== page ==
Foolishness

by Rev. Salvatore Seirmarco
Director of Mission and Pastoral Care

1 Corinthians 1:18

“For the message of the Cross is foolishness.” Foolishness. Wow, where do I go with that, and not look foolish to boot. As I read and reread this passage today, I kept returning to the word foolishness. The idea of foolishness. “For the message of the cross is foolishness.”

What could be meant by this? Is it really foolish, that what we follow could be foolish? It Cross with Foolish in textmay have also been that the passage says foolish or foolishness five times. The root word that Paul is using here in the Greek is moros; foolish. To denote deficiency or especially mental deficiency. We get our word moron, to mean a not so bright person, from it. In its form in this passage, it is used to mean a weakness in understanding.So there is a weakness of understanding of the meaning of the cross. Not for those who believe but for those around the church at Corinth. Those who have not experienced the saving power of the cross find it foolish.At the time Paul wrote his letter to the church at Corinth, the Idea of God being a personal deity was a foreign idea. It was foolish. It was even more foolish that that personal God would send his Son to be hung on a tree for those who may believe.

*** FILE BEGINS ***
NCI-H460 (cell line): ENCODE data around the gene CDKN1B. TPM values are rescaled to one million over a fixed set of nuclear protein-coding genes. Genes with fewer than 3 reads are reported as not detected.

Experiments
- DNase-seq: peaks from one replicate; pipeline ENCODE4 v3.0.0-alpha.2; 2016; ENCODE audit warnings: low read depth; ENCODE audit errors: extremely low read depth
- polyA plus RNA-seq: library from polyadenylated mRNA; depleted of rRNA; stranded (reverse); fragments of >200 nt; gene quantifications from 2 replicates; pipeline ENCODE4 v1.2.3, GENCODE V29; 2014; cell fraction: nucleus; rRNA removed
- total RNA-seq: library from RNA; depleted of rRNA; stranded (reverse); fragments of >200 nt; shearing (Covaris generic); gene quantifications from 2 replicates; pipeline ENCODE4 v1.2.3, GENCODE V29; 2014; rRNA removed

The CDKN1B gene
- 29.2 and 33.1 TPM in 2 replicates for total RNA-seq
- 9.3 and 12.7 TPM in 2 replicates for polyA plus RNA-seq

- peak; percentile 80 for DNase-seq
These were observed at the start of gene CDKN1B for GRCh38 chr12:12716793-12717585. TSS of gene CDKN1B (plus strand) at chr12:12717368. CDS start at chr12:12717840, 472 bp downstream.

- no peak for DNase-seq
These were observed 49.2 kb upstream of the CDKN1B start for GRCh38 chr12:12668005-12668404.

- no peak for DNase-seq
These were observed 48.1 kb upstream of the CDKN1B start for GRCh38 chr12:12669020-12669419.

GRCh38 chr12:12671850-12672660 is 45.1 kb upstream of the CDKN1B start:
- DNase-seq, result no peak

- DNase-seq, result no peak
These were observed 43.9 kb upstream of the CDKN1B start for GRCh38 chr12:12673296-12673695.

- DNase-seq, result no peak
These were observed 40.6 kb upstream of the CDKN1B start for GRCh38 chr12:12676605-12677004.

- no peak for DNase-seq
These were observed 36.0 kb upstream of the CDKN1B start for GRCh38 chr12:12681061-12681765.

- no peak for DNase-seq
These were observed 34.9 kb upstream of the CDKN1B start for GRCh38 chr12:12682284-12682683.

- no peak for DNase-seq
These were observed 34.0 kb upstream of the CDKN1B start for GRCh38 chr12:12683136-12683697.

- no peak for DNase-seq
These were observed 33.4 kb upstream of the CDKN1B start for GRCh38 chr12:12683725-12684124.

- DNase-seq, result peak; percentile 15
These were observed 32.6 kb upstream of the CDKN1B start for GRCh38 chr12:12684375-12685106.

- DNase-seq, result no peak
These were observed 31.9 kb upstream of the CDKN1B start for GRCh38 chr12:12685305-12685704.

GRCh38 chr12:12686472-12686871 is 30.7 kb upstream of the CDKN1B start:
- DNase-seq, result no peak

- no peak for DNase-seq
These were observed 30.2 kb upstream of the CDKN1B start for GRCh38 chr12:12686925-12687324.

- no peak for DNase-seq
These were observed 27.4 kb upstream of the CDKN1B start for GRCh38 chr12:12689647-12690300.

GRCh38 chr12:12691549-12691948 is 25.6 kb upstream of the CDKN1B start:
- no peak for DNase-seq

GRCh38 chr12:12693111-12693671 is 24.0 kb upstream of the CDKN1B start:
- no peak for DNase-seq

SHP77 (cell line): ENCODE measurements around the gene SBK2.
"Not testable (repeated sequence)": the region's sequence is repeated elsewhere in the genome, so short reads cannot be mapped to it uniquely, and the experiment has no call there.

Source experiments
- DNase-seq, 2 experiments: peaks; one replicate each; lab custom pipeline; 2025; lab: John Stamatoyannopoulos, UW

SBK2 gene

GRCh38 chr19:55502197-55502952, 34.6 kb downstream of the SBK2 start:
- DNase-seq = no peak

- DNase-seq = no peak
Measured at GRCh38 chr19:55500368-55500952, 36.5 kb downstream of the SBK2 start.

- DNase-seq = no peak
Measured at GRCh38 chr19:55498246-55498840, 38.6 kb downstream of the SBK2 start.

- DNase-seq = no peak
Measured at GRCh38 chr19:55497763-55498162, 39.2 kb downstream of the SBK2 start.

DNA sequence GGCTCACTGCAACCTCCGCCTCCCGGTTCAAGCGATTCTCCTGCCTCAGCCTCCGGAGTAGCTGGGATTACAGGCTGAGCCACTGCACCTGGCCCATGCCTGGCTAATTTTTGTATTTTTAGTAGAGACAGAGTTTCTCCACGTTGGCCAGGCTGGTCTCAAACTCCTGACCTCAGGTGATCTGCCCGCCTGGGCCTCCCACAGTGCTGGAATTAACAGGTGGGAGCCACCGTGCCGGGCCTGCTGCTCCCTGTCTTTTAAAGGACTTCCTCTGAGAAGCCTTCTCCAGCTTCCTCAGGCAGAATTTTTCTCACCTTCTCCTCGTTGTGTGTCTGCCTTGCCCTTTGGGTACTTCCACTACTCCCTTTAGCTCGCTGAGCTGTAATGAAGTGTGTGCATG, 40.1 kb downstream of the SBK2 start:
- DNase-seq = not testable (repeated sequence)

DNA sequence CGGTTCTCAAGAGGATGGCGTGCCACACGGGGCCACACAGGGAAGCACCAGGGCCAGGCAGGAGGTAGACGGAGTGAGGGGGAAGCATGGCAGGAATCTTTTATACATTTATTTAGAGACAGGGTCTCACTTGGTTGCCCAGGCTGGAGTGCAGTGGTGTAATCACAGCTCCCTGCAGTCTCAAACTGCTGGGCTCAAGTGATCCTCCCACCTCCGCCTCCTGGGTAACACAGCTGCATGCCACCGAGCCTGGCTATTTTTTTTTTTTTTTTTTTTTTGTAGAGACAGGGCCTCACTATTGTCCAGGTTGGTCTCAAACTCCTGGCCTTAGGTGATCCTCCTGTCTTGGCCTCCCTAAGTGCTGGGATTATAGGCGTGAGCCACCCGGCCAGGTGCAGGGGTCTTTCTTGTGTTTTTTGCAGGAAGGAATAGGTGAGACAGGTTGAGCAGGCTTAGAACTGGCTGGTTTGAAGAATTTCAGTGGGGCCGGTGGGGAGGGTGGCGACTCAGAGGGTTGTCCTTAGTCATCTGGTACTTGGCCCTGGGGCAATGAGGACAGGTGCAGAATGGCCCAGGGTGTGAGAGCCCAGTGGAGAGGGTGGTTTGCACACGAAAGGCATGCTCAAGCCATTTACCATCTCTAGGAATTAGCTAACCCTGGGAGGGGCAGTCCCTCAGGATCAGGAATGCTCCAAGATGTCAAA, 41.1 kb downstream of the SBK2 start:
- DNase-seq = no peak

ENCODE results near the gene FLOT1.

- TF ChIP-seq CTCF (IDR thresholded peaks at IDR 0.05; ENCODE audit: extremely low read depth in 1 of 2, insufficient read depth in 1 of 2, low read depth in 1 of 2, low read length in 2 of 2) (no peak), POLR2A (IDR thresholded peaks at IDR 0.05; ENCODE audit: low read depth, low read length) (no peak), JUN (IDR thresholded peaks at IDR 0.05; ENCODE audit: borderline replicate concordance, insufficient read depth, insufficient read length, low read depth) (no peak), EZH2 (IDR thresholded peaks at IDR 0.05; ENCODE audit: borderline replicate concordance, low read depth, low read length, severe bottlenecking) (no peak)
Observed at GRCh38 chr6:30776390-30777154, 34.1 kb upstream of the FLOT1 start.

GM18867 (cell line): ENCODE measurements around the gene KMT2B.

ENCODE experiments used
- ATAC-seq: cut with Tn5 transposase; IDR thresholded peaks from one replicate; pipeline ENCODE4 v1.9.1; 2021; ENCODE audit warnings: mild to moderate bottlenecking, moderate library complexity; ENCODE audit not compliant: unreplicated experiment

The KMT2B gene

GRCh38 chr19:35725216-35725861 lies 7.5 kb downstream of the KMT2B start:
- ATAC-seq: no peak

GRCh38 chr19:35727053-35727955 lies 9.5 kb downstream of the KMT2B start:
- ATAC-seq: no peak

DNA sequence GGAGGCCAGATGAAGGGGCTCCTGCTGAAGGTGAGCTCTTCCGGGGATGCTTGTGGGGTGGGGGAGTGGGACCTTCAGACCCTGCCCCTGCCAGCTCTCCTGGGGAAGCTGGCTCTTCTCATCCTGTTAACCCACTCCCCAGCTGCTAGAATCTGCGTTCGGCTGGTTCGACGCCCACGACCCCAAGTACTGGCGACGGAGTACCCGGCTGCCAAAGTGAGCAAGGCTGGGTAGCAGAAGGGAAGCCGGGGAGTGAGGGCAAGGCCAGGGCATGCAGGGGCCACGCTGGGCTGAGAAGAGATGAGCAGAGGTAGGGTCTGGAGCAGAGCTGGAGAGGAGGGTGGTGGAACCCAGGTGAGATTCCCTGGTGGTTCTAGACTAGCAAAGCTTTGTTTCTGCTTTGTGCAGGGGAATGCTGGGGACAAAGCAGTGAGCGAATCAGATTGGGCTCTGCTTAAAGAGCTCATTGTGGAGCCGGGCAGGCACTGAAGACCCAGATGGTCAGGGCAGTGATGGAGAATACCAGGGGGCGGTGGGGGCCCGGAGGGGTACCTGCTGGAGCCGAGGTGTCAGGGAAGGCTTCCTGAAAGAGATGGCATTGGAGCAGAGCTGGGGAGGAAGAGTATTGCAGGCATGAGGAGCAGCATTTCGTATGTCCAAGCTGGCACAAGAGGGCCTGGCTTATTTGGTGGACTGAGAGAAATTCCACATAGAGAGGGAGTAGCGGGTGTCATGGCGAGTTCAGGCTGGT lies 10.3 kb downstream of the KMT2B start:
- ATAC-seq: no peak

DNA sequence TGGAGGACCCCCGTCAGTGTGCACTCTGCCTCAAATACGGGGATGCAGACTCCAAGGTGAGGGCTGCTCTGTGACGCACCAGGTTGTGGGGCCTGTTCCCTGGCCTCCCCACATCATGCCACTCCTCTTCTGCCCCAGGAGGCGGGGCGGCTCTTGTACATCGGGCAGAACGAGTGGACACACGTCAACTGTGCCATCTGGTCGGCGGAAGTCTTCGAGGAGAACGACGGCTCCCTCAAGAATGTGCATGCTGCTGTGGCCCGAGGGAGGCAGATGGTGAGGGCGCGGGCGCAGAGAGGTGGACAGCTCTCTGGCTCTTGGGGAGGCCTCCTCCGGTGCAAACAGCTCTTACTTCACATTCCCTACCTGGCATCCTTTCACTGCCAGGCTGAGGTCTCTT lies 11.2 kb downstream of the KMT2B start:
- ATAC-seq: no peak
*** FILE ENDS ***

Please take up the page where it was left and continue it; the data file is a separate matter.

When I first started acting, doing Community Theater, the second show I ever did was called “Flaming Idiots.” Yes, pretty appropriate title if you know me at all, but the show is about to bumbling partners who decide to start a restaurant. To do so they foolishly take a loan from a mobster and get in over their heads. I played the “Norwegian” busboy Ernesto who was hired by the duo and who just happens to be laundering money for the mobster. A Norwegian named Ernesto? Hmm. Anyway, at one point, my character Ernesto is caught dancing with a mop and you can imagine it looked pretty foolish. And for a rookie actor at the time, I felt pretty foolish.

To the people outside the church in Corinth, as well as throughout the Roman Empire at that time, everything about this “Christian” church seemed foolish. Corinth was a city in Greece, and its populace was thoroughly Greek in their understanding of God and wisdom. They understood that all wisdom of the world and of the divine would be revealed by the human mind. They sought to understand everything by gaining knowledge and human wisdom. To these Greeks, the cross was foolish, simply because it was a symbol of torture, a way to kill that was reserved for the lowest of criminals in Roman society. The divine as revealed on the cross did not meet their expectation of the highest human knowledge. And Christ, the one who these foolish Christians proclaimed as God, was foolish for his willingness to die on that cross and to against the religious norms of the time. And believers in Jesus, well we can still be pretty foolish. These things all went beyond human reasoning and wisdom and didn’t focus on being able to shift our own human wisdom.